<div id='root' />

Root Element

Let's walk through how we render a <b></b> tag in our (actual) DOM using React. Of course, we are not going to create a <b> tag directly in the DOM (like we might if we were using jQuery).

Instead, React expects us to provide a Virtual DOM tree. That is, we're going to give React a set of JavaScript objects which React will turn into a real DOM tree.

The objects that make up the tree will be ReactElements. To create a ReactElement, we use the createElement method provided by React.

For instance, to create a ReactElement that represents a <b> (bold) element in React, type the following in the browser console:

var boldElement = React.createElement('b');

`boldElement` is a `ReactElement`

Our boldElement above is an instance of a ReactElement. Now, we have this boldElement, but it's not visible without giving it to React to render in the actual DOM tree.

Rendering Our ReactElement

In order to render this element to the actual DOM tree we need to use ReactDOM.render() (which we cover in more detail a bit later in this chapter. ReactDOM.render() requires two things:

  1. The root of our virtual tree
  2. the mount location where we want React write to the actual browser DOM

In our simple template we want to get access to the div tag with an id of root. To get a reference to our actual DOM root element, we use one of the following:

// Either of these will work
var mountElement = document.getElementById('root');
var mountElement = document.querySelector('#root');

// if we were using jQuery this would work too
var mountElement = $('#root')

With our mountElement retrieved from the DOM, we can give React a point to insert it's own rendered DOM.

var boldElement = React.createElement('b');
var mountElement = document.querySelector('#root');
// Render the boldElement in the DOM tree
ReactDOM.render(boldElement, mountElement);

Despite the fact that nothing appears in the DOM, a new empty element has been inserted into the document as a child of the mountElement.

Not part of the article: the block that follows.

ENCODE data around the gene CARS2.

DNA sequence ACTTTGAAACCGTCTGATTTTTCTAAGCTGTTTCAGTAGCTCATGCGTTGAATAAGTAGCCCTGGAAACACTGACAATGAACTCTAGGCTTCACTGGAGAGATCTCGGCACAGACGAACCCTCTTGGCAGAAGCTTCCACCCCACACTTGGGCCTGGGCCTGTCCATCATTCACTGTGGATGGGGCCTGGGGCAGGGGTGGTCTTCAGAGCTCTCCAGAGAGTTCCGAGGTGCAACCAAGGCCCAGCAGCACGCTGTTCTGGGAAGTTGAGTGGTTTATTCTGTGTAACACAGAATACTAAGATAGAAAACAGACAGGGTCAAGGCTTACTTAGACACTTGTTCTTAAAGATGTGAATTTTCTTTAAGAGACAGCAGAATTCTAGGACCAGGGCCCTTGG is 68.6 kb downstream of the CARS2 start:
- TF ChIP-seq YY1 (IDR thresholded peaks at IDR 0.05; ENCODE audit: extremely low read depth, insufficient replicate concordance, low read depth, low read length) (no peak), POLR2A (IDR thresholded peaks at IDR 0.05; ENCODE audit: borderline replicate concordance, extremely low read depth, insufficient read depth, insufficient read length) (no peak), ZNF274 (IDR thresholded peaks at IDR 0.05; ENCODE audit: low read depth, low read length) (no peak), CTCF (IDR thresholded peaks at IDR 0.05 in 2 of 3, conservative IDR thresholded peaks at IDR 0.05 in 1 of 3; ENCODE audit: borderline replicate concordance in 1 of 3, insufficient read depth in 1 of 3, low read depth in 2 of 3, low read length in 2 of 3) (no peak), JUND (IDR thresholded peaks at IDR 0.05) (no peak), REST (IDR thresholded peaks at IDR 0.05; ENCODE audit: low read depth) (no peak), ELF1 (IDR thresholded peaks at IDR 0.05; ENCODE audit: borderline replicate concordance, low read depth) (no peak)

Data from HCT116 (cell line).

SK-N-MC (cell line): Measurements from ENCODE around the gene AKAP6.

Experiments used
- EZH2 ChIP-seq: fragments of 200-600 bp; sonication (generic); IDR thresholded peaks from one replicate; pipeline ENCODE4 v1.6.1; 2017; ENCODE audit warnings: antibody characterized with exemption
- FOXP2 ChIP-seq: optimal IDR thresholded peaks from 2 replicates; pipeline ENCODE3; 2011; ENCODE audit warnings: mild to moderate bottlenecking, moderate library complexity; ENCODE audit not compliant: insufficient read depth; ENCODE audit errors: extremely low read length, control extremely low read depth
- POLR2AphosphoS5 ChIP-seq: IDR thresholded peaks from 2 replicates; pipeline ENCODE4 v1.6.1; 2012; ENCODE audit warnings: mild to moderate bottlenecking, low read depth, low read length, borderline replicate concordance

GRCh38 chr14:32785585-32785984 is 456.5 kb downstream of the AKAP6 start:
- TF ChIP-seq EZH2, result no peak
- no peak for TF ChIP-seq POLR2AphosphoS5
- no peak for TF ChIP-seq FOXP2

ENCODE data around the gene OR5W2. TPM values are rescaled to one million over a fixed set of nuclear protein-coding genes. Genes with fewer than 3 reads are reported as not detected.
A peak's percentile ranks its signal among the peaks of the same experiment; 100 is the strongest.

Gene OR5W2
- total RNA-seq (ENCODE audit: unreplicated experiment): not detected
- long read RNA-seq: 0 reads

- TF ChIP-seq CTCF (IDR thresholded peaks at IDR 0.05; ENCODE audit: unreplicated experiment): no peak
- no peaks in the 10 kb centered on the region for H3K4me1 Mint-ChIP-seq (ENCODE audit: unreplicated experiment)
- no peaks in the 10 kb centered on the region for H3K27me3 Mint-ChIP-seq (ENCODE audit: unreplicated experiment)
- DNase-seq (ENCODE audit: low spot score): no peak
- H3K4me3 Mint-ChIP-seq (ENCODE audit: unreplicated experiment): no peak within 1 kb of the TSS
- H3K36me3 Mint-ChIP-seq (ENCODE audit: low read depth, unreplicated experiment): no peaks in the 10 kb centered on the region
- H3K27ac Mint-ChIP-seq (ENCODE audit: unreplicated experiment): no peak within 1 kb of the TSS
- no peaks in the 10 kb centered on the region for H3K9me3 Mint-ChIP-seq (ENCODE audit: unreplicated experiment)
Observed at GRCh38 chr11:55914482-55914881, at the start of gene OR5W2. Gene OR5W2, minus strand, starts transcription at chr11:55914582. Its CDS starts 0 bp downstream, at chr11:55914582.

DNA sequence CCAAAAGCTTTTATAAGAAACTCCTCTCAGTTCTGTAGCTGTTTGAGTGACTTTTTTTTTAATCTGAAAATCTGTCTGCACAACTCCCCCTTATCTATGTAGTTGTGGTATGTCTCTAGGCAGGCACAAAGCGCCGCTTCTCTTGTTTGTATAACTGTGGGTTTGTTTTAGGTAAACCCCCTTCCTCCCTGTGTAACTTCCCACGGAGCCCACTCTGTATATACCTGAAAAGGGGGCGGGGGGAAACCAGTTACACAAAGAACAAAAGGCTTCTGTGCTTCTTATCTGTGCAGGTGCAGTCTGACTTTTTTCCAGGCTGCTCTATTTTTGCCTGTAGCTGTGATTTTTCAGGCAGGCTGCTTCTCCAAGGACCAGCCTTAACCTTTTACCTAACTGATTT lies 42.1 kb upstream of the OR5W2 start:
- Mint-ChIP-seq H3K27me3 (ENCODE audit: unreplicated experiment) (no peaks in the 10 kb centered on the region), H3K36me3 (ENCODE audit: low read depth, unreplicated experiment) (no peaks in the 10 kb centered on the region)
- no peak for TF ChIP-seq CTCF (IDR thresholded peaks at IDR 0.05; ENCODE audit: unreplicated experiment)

If we click the "Elements" tab in the Chrome inspector, we can see that a b tag was created in the actual DOM.

Adding Text (with children)

Although we now have a b tag in our DOM, it would be nice if we could add some text in the tag. Because text is in-between the opening and closing b tags, adding text is a matter of creating a child of the element.

Above, we used React.createElement with only a single argument ('b' for the b tag), however the React.createElement() function accepts three arguments:

  1. The DOM element type
  2. The element props
  3. The children of the element

We'll walk through props in detail later in this section, so for now we'll set this parameter to null.

The children of the DOM element must be a ReactNode object, which is any of the following:

  1. ReactElement
  2. A string or a number (a ReactText object)
  3. An array of ReactNodes

For example, to place text in our boldElement, we can pass a string as the third argument in the createElement() function from above:

var mountElement = document.querySelector('#root');
// Third argument is the inner text
var boldElement = React.createElement('b', null, "Text (as a string)");
ReactDOM.render(boldElement, mountElement);


As we've seen, we use a React renderer places the virtual tree into a "hard" browser view (the "actual" DOM).

But there's a neat side effect of React using it's own virtual representation of the view-tree: it can render this tree in multiple types of canvases.

That is, not only can React render into the browser's DOM, but it can also be used to render views in other frameworks such as mobile apps. In React Native (which we talk about later in this book), this tree is rendered into native mobile views.

That said, in this section we'll spend most of our time in the DOM, so we'll use the ReactDOM renderer to manage elements in the browser DOM.

As we've seen ReactDOM.render() is the way we get our React app into the DOM:

// ...
const component = ReactDOM.render(boldElement, mountElement);

We can call the ReactDOM.render() function multiple times and it will only perform updates (mutations) to the DOM as necessary.

The ReactDOM.render function accepts a 3rd argument: a callback argument that is executed after the component is rendered/updated. We can use this callback as a way to run functions after our app has started:

ReactDOM.render(boldElement, mountElement, function() {
  // The React app has been rendered/updated


JSX Creates Elements

When we created our ReactElement earlier, we used React.createElement like this: